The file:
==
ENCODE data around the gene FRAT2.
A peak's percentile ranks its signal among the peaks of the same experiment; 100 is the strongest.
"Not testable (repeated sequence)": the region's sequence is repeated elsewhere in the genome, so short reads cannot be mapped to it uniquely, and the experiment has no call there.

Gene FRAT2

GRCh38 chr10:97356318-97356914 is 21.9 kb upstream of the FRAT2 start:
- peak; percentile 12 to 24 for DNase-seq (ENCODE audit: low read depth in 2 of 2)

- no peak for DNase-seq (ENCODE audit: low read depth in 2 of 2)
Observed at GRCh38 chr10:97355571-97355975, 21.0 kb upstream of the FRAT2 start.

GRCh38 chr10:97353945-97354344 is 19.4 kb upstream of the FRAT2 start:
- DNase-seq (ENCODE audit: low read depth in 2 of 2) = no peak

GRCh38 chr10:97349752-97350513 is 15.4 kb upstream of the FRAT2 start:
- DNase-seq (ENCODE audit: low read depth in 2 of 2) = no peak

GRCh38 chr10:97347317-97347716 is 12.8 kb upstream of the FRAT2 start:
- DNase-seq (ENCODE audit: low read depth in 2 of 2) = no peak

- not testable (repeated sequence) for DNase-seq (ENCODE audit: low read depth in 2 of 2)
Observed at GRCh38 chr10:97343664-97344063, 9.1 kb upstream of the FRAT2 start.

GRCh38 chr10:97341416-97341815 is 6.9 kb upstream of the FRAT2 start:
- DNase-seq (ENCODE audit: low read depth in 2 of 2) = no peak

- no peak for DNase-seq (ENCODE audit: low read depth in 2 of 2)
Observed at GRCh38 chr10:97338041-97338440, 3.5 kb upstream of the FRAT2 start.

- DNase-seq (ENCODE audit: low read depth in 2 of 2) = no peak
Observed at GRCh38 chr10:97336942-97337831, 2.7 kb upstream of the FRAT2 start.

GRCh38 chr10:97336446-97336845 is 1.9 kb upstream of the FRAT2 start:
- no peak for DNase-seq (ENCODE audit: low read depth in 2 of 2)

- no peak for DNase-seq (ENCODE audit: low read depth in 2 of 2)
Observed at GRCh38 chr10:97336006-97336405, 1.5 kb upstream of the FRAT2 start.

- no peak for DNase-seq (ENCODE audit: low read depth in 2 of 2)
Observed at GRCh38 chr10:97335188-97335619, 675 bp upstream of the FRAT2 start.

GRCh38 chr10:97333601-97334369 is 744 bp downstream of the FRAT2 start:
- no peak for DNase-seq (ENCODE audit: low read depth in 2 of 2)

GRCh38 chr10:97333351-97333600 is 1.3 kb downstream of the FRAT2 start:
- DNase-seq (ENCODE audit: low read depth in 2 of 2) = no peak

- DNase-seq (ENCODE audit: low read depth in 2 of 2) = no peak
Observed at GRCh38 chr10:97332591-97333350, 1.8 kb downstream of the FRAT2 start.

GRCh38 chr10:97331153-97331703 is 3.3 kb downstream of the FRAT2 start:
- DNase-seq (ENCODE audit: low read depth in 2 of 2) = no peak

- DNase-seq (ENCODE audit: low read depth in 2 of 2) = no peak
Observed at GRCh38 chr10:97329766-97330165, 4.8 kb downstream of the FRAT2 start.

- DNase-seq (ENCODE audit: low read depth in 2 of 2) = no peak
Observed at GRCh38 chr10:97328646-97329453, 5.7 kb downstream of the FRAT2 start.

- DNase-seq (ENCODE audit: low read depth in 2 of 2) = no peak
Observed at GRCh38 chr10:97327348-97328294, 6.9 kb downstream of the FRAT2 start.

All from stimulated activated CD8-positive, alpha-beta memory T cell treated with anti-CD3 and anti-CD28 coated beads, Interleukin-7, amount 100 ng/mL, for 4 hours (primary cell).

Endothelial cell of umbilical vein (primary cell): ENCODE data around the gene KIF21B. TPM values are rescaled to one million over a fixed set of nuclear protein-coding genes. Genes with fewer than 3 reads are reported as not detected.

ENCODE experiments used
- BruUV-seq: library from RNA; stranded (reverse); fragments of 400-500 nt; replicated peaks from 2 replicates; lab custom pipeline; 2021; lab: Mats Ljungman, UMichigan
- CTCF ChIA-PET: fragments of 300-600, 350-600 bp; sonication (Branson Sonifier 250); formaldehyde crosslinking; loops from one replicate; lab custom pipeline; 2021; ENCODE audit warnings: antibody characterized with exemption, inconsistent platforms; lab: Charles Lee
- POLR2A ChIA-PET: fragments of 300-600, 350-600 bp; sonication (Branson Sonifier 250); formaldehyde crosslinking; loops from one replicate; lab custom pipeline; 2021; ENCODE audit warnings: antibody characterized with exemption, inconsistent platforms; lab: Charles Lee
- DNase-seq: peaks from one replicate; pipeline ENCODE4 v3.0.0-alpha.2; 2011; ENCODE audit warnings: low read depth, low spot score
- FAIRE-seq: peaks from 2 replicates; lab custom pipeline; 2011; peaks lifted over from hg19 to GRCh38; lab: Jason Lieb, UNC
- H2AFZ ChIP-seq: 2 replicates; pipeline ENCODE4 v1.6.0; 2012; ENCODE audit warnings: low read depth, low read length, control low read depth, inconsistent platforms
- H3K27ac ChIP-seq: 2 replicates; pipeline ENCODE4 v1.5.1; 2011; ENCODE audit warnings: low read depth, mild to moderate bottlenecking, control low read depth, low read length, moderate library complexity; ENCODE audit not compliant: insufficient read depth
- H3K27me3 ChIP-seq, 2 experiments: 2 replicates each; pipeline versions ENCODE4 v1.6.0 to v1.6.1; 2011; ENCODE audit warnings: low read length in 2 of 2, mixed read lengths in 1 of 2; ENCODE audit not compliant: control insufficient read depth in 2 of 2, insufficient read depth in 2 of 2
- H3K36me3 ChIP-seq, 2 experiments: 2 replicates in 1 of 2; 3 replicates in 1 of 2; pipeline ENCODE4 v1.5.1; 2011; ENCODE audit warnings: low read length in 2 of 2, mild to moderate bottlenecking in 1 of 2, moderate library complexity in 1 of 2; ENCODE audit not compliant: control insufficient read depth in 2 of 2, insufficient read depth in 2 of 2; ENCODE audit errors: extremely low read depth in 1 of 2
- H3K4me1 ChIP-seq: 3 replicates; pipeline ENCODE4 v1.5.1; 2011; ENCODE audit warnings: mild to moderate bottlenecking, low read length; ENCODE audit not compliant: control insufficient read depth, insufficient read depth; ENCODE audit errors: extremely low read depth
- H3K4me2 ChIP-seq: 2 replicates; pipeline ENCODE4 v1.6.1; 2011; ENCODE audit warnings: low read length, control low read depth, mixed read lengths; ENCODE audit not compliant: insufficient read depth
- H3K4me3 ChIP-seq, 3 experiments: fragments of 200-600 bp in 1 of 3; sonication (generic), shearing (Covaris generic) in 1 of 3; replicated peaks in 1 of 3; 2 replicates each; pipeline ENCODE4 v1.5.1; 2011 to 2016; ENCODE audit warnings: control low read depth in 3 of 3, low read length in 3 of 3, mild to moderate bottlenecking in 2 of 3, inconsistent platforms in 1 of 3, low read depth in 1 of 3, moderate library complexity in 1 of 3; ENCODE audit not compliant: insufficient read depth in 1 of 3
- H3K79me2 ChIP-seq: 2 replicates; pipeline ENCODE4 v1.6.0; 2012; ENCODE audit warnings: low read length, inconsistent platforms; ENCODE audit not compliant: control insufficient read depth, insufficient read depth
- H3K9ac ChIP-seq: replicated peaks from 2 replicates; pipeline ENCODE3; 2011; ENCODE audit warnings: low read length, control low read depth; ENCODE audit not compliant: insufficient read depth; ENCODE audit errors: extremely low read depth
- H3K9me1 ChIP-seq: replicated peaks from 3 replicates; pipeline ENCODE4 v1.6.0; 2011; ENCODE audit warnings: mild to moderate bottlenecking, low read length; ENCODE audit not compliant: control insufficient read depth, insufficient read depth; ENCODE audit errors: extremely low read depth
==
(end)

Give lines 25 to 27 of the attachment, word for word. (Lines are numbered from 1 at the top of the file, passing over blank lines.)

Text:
- no peak for DNase-seq (ENCODE audit: low read depth in 2 of 2)
Observed at GRCh38 chr10:97336006-97336405, 1.5 kb upstream of the FRAT2 start.

- no peak for DNase-seq (ENCODE audit: low read depth in 2 of 2)